I received a free copy of this ebook to review from NetGalley, on behalf of the publisher. It will be released 13 May 2014.
In a way, war stories never change. They are always tales of disillusionment, mortal terror, psychological horror, wrenching violence. It is fitting, then, that Jonathan Bennett weaves together the oldest recorded war story with some of the newest conflicts in The Colonial Hotel.
Helen is an experienced frontline nurse. Paris is a doctor who met her while working somewhere in Africa, fell in love with her, and began to follow her from war zone to war zone. Both of them address their stories to their daughter. Helen has just revealed to Paris that she’s carrying their child as a civil war breaks out in the unnamed town where they’re staying. They meet for breakfast at the Colonial Hotel just as soldiers from the North take over. Helen and Paris are quickly separated. Helen is spirited away due to her connections. Paris is not so lucky. He is held for ransom by the Colonel.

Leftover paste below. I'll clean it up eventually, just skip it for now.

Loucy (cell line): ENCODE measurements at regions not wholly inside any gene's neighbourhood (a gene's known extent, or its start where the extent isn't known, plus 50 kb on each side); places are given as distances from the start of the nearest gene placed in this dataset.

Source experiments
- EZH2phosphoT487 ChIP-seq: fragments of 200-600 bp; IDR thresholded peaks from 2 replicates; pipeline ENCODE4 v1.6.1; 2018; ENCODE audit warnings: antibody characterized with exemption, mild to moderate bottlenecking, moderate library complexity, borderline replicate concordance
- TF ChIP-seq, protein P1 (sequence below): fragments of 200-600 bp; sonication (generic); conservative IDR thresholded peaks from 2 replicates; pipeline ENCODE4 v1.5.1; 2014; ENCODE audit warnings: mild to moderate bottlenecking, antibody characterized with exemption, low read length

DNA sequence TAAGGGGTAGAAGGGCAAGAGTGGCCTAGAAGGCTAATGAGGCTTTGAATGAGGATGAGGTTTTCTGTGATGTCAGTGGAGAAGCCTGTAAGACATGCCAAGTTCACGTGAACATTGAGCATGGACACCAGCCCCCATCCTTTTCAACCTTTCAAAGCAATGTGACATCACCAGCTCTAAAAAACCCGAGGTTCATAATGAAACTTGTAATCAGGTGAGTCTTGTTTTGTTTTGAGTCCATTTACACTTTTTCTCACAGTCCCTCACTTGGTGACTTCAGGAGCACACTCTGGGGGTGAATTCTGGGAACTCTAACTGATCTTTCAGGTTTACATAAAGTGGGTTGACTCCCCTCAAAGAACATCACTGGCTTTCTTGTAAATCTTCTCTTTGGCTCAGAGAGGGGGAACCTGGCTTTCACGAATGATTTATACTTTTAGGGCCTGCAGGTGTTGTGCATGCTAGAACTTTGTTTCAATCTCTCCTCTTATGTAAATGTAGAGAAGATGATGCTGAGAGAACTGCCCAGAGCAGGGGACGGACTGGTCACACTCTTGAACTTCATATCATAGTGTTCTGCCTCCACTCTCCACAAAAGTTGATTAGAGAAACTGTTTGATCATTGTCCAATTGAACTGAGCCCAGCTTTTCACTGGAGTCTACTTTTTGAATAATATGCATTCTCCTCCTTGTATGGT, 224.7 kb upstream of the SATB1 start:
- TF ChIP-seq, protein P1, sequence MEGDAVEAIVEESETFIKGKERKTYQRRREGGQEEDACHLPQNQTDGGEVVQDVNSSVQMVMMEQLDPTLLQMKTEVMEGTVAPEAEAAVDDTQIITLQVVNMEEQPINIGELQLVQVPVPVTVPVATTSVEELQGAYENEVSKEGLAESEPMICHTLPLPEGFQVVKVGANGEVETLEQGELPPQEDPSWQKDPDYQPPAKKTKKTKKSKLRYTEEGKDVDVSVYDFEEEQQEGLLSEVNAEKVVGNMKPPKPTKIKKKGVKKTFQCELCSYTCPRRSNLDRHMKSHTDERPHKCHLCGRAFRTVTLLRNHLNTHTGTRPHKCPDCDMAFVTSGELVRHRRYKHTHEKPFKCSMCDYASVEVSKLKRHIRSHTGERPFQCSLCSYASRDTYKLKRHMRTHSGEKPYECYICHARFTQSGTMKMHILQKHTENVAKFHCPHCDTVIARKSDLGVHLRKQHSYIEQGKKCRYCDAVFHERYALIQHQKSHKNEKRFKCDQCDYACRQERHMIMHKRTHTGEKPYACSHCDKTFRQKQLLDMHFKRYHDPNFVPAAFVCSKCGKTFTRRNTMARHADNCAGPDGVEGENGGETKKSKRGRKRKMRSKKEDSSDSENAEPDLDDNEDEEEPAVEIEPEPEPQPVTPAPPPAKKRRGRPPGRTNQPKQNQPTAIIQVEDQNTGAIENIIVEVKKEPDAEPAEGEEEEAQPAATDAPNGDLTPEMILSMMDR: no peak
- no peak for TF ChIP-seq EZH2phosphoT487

Helen describes her escape to the capital city, staying to try and get Paris out of danger. She is prepared to brave anything, she thinks. When a bomb goes off in the middle of the supposedly stable capital, Helen realizes that—much as she loves Paris—her priority must be to her growing child. Bennett lets Paris carry the second third of the book as he tells his daughter about being moved from here to there as the war rages on. He tells of long years in prison. He talks about his father, Priam, the distant politician. Years past and it becomes clear that Paris has been forgotten. The last third of The Colonial Hotel is narrated in turns by Paris and Oenone, the woman who finds and rescues Paris from starving to death in prison.
Nearly all the characters’ names come from The Iliad: Paris, Helen, Priam, Hector, Oenone. Bennett’s writing is elegiac, but not ornate. There’s a sense of deep melancholy in this book, along with the terror, horror, violence, and disillusionment you seen in all war stories. Bennett never raises his authorial eyes from his characters’ direct experience. You only learn a little of why this unnamed country is tearing itself apart. You don’t really need to know why there is fighting because nothing can be worth the price the citizens are paying. In The Iliad, honor was everything. In The Colonial Hotel, life is the most precious thing.